Sep 14, 2007

Food for tummyaches

My husband had a tummyache this week. I wanted to make him something comforting so off I went to the store for applesauce and bananas and ginger and Gatorade and squooshy bread. (And, of course, the pink stuff.) Yesterday, he had recovered enough to adventure back into the world real food. And since we’ve just returned from backpacking in the Tetons, I was ready to get back into the kitchen. Boiling water for freeze-dried pouches is not cooking.

I started with udon noodles. The fat, pillowy noodles appeal to all tummies, especially recovering ones. (I use frozen udon from a local Japanese market. They're fatter and fluffier than the dried ones you cook in boiling water. You can defrost these in the microwave briefly and then pour your broth right over them. Almost instant.)

Add a little chicken, a lot of ginger, some onion, garlic and a splash of fish sauce for body. And finally, some bok choy, to make it interesting. He said he was up to it. On a normal day, this might benefit from a pinch of hot pepper flakes to give it a little kick. But this way it’s very smooth and soothing with just enough structure.

As a little bonus treat and to continue our ginger theme, I made pear and ginger crisp from Eric Gower’s The Breakaway Cook. It’s the ultimate in comfort food. Soft, smooth pears with ginger and little maple syrup. “It’s good on a lot of different levels,” the hubby said. So true. It’s so good you want to crawl in the pan and roll around in it. As it bakes in the oven, you’re drawn to the kitchen, standing at the oven window, wanting it to be ready now. “Do we have to wait for it to cool?” he said as soon as it came out of the oven. Then there’s the juice in the bottom of the pan. It’s pure pear heaven. I have a few ingredient crushes and pears are high on the list. This is one of the reasons why. (David Lebovitz pear caramel ice cream and King’s Cupboard’s pear caramel sauce are two of the other reasons.)

So if you’re tummy needs some soothing or if you’ve just had a bumpy day, this is your meal.

Ginger Chicken Udon Soup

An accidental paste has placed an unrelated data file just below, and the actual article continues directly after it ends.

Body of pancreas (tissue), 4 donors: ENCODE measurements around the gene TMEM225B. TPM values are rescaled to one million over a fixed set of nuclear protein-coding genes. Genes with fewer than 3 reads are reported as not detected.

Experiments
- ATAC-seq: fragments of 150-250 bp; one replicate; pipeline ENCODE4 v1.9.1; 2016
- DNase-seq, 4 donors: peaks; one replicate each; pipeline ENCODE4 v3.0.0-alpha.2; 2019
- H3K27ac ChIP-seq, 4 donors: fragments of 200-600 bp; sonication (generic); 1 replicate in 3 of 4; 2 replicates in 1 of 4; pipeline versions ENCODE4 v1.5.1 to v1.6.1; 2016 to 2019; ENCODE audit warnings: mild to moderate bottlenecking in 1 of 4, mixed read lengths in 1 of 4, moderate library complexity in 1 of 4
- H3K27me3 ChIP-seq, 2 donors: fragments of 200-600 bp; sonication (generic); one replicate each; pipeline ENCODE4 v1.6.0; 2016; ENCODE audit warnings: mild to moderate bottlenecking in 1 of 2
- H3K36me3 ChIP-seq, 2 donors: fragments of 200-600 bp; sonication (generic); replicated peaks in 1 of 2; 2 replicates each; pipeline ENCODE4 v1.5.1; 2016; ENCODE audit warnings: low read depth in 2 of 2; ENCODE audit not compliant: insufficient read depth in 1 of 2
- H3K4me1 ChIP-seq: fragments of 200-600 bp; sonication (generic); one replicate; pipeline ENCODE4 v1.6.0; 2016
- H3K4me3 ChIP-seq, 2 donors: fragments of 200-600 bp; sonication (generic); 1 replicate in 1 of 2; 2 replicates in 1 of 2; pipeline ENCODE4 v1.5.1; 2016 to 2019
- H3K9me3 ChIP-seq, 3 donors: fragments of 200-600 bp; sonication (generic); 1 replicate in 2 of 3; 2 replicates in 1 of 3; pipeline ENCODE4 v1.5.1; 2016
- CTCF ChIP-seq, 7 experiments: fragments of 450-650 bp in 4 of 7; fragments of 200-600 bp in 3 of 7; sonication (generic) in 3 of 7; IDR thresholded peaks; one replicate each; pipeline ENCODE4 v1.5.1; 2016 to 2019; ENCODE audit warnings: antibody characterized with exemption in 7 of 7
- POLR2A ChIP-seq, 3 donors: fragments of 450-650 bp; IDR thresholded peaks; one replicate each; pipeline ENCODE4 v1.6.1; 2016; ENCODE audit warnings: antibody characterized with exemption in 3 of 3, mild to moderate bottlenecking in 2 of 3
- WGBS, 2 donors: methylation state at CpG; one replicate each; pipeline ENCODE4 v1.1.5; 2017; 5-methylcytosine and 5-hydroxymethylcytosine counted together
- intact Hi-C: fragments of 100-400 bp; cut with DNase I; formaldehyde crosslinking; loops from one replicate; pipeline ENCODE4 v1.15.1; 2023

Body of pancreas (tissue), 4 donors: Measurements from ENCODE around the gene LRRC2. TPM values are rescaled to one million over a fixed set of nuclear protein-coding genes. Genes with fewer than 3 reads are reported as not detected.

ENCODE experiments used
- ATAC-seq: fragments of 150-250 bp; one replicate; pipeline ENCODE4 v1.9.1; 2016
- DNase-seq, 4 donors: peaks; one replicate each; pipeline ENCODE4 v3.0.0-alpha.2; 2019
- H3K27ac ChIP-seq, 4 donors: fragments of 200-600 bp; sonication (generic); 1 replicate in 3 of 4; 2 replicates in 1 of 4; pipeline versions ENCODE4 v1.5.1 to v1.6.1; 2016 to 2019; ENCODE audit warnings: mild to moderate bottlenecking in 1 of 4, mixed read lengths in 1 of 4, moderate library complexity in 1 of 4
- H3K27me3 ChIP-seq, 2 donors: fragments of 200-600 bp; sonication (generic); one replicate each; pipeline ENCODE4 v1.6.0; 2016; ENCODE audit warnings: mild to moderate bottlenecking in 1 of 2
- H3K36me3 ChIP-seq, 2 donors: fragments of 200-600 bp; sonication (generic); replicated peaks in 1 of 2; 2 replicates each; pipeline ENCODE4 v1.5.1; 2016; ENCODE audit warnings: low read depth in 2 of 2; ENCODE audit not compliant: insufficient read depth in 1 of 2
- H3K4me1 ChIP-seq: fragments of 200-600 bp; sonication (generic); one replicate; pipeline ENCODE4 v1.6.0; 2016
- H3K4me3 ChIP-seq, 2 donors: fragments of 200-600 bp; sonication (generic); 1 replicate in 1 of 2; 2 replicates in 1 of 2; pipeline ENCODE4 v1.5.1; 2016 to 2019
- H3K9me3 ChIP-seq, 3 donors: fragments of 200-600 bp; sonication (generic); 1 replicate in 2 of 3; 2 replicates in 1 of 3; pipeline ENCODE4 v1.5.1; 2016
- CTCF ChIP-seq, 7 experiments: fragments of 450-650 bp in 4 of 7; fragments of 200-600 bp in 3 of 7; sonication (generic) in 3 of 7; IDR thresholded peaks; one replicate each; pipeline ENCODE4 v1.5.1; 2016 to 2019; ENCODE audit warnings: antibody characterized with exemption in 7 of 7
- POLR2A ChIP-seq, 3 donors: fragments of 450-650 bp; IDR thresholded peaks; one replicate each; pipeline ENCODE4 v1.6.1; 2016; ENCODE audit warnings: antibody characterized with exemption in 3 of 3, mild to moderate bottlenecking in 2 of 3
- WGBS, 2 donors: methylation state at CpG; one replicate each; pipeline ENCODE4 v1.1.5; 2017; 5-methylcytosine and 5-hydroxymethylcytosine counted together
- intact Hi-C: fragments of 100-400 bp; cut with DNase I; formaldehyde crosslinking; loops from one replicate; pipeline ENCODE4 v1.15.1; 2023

1-2 tablespoons olive oil
1 onion, chopped
2 large cloves garlic, chopped
2-inch piece of ginger, peeled, sliced into coins
splash of Asian fish sauce
2 chicken breasts, (I used boneless/skinless), about 1.5 pounds
2 quarts (reduced sodium) chicken broth
half of a bunch of cilantro, particularly the stems, finely chopped
4 heads of baby bok choy, cleaned, sliced
frozen udon noodles, defrosted, however much you want per bowl

Sweat the onions, garlic and ginger in a little olive oil until softened. I added the chicken before the broth so it could take in these flavors before being bathed in the broth. Brown chicken lightly on both sides. Add broth. Bring it up to a low boil. Lower heat. Add fish sauce and cilantro. Simmer until chicken is cooked through. Remove chicken to cutting board and shred with forks, removing those chewy bits. Toss the chicken back in. Just before serving, drop in the bok choy, to preserve it’s crunch and color. Serve over a bed of udon noodles. (If you’re going to have leftovers, save some of the bok choy to put in after reheating the next day.) Garnish with cilantro.

Serves 4-6.


Ken said...

This sounds great, and I'd like to try it. I'm a novice, so perhaps the answer to this question is obvious, but how are the noodles used in the recipe?

Terrific blog--I just found it today in the Statesman.

Lauren said...

Thanks! And thanks again for the heads up on the need for clarification. I made this recipe up on the fly and forgot to note where to add the udon noodles...Sorry!! You can get dry udon noodles in most markets that you need to boil, then drain according to the directions on the package. Then add them to your soup at the end. Or dole them out into your serving bowls and pour the soup over them. But we have a Japanese market where I picked up very good frozen udon noodles. All I did was let them thaw on the counter briefly and then I added them to the soup before serving. Sorry for the confusion! Enjoy the soup. It's great this time of year.